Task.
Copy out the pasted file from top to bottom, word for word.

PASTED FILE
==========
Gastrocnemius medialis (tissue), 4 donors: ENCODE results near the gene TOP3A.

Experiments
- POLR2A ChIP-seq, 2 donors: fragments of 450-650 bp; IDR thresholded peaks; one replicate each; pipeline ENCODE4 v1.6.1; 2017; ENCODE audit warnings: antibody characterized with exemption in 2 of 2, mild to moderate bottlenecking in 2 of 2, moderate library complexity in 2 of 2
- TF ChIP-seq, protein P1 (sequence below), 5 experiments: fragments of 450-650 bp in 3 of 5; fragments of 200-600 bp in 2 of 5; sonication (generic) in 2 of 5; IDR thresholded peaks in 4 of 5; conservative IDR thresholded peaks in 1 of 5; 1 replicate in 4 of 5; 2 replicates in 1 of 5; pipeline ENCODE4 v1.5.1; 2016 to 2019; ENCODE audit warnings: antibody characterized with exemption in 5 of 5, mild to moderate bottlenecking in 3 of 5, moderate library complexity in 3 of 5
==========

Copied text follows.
Gastrocnemius medialis (tissue), 4 donors: ENCODE results near the gene TOP3A.

Experiments
- POLR2A ChIP-seq, 2 donors: fragments of 450-650 bp; IDR thresholded peaks; one replicate each; pipeline ENCODE4 v1.6.1; 2017; ENCODE audit warnings: antibody characterized with exemption in 2 of 2, mild to moderate bottlenecking in 2 of 2, moderate library complexity in 2 of 2
- TF ChIP-seq, protein P1 (sequence below), 5 experiments: fragments of 450-650 bp in 3 of 5; fragments of 200-600 bp in 2 of 5; sonication (generic) in 2 of 5; IDR thresholded peaks in 4 of 5; conservative IDR thresholded peaks in 1 of 5; 1 replicate in 4 of 5; 2 replicates in 1 of 5; pipeline ENCODE4 v1.5.1; 2016 to 2019; ENCODE audit warnings: antibody characterized with exemption in 5 of 5, mild to moderate bottlenecking in 3 of 5, moderate library complexity in 3 of 5